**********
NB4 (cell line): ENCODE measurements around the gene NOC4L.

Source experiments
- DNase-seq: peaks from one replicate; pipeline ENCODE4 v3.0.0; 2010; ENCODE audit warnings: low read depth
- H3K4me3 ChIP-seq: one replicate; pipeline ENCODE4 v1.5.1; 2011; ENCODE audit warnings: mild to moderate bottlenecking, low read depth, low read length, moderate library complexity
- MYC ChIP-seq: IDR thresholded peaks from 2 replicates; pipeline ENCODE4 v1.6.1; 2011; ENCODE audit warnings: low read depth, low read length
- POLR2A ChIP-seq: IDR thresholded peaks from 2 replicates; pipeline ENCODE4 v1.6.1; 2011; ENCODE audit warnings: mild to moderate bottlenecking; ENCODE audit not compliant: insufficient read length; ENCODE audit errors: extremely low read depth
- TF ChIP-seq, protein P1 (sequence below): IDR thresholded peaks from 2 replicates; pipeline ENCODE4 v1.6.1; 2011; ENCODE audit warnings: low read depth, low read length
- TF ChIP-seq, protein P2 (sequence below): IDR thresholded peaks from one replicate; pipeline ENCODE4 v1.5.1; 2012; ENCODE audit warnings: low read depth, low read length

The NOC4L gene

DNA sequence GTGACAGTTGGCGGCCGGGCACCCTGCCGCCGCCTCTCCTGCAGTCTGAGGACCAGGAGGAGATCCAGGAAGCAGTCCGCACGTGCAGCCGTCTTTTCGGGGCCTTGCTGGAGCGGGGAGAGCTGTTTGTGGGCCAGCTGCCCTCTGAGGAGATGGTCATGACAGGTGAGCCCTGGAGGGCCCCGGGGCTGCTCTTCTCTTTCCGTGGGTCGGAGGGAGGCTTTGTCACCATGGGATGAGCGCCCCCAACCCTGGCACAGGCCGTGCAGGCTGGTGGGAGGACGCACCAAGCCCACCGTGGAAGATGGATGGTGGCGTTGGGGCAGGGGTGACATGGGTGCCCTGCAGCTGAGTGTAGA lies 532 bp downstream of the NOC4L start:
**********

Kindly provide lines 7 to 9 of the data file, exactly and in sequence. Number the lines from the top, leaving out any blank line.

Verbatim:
- TF ChIP-seq, protein P1 (sequence below): IDR thresholded peaks from 2 replicates; pipeline ENCODE4 v1.6.1; 2011; ENCODE audit warnings: low read depth, low read length
- TF ChIP-seq, protein P2 (sequence below): IDR thresholded peaks from one replicate; pipeline ENCODE4 v1.5.1; 2012; ENCODE audit warnings: low read depth, low read length

The NOC4L gene